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Removing summation notation

marobin

New member
Feb 22, 2012
6
I have the following summation and I'm attempting to remove the summation notation. It appears to be the sum of a geometric series but I'm having a great deal of trouble with it. X is an unknown constant.

$$\sum\limits_{i=2}^n (n - (n-i))x^{n-i}$$

Thanks.
 

pickslides

Member
Feb 1, 2012
57
Do you know how to expand the summation out? If so do it for the first 3 or 4 terms, what do you get?
 

Plato

Well-known member
MHB Math Helper
Jan 27, 2012
196
I have the following summation and I'm attempting to remove the summation notation. It appears to be the sum of a geometric series but I'm having a great deal of trouble with it. X is an unknown constant.
$$\sum\limits_{i=2}^n (n - (n-i))x^{n-i}$$
Well it reduces to $\sum\limits_{i=2}^n (i)x^{n-i}=2x^{n-2}+3x^{n-3}\cdots+(n-1)x+n$
But that is not very much help.
 

marobin

New member
Feb 22, 2012
6
Thank you for expanding out the first few terms. I am try to find a general formula for it instead of using the summation notation.
 
Jan 31, 2012
54
I have the following summation and I'm attempting to remove the summation notation. It appears to be the sum of a geometric series but I'm having a great deal of trouble with it. X is an unknown constant.

$$\sum\limits_{i=2}^n (n - (n-i))x^{n-i}$$

Thanks.


$$\sum\limits_{i=2}^n (n - (n-i))x^{n-i}=\sum\limits_{i=2}^n ix^{n-i}=x^n\sum\limits_{i=2}^n \frac{i}{x^i}$$


$$\sum\limits_{i=2}^n \frac{i}{x^i}=2(\frac{1}{x^2}+\frac{1}{x^3}+\frac{1}{x^4}+\frac{1}{x^5}+...+\frac{1}{x^n})$$

$$+(\frac{1}{x^3}+\frac{1}{x^4}+\frac{1}{x^5}+...+\frac{1}{x^n})+(\frac{1}{x^4}+\frac{1}{x^5}+\frac{1}{x^6}+...+\frac{1}{x^n})+...+\frac{1}{x^n}$$


Could you proceed?
 
Last edited:

marobin

New member
Feb 22, 2012
6
Thank you so much. I understand a bit more now, I guess I'm still a bit confused about

$$\sum\limits_{i=2}^n \frac{i}{x^i}=2(\frac{1}{x^2}+\frac{1}{x^3}+\frac{ 1}{x^4}+\frac{1}{x^5}+...+\frac{1}{x^n})+(\frac{1}{x^3}+\frac{1}{x^4}+\frac{1}{x^5}+...+ \frac{1}{x^n})+(\frac{1}{x^4}+\frac{1}{x^5}+\frac{ 1}{x^6}+...+\frac{1}{x^n})+...+\frac{1}{x^n}$$

in terms of why only the first set of summations is multiplied by 2. Sorry, I'm very rusty on the rules of summation.
 
Jan 31, 2012
54
Thank you so much. I understand a bit more now, I guess I'm still a bit confused about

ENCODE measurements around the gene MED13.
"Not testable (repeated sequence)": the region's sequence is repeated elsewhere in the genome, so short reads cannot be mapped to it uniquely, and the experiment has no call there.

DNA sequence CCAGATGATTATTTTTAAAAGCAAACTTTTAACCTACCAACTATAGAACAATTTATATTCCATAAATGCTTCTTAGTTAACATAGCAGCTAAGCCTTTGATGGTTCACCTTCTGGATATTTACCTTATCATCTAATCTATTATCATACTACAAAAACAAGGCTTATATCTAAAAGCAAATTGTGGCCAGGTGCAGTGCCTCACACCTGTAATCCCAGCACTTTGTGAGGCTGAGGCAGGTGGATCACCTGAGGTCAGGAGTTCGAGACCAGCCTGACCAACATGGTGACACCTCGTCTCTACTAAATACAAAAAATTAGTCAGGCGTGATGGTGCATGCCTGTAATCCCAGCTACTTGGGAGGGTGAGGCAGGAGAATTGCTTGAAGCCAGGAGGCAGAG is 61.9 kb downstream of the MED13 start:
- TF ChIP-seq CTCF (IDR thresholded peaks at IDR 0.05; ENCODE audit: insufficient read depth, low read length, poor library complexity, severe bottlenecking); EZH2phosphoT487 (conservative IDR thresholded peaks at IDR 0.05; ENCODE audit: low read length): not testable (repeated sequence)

$$\sum\limits_{i=2}^n \frac{i}{x^i}=2(\frac{1}{x^2}+\frac{1}{x^3}+\frac{ 1}{x^4}+\frac{1}{x^5}+...+\frac{1}{x^n})+(\frac{1}{x^3}+\frac{1}{x^4}+\frac{1}{x^5}+...+ \frac{1}{x^n})+(\frac{1}{x^4}+\frac{1}{x^5}+\frac{ 1}{x^6}+...+\frac{1}{x^n})+...+\frac{1}{x^n}$$

in terms of why only the first set of summations is multiplied by 2. Sorry, I'm very rusty on the rules of summation.

I'm little late to work, so just try to answer my question:

What is $$\sum\limits_{i=2}^n \frac{i}{x^i}$$ ?

$$\sum\limits_{i=2}^n \frac{i}{x^i}=\frac{2}{x^2}+\frac{3}{x^3}+\frac{4}{x^4}+...+\frac{n}{x^n}$$

Yes?

So, why then the above equals to what I wrote in my previous post?


Good-luck! :)
 

marobin

New member
Feb 22, 2012
6
Ah, I see that now. Thank you. So now I understand the common ratio in each distinct set is 1/x so I'm now working on trying to get the proper equation. :)
 

sbhatnagar

Active member
Jan 27, 2012
95
Here is another method (which you may find easy).

Let $\displaystyle S_n=\sum_{i=2}^{n}\frac{i}{x^n}=\frac{2}{x^2}+ \frac{3}{x^3}+\cdots \frac{n}{x^n} \quad (1)$

Multiply both sides by $\frac{1}{x}$:

$\displaystyle \frac{S_n}{x}=\sum_{i=2}^{n}\frac{i}{x^{i+1}}= \frac{2}{x^3}+\frac{3}{x^4}+\cdots \frac{n}{x^{n+1}} \quad (2)$

Subtract (2) from (1):

$$ S_n \left( 1-\frac{1}{x}\right)=\frac{2}{x^2}+ \left( \frac{1}{x^3}+\frac{1}{x^4}+\frac{1}{x^5}+\cdots \frac{1}{x^n}\right)-\frac{n}{x^{n+1}}$$

Can you proceed?
 

marobin

New member
Feb 22, 2012
6
So it seems like this is a Linear-Geometric Series.

By applying the formula and if the lower bound was 1 instead of 2, I believe its closed form would be: $$\frac{-(n+1)(\frac{1}{x})^{n+1}+n(\frac{1}{x})^{n+2}+x}{(x-1)^{2}}$$

I wanted to make sure I'm taking the correct approach before attempting to see how the formula would change when taking into account that the lower bound is 2 and not 1.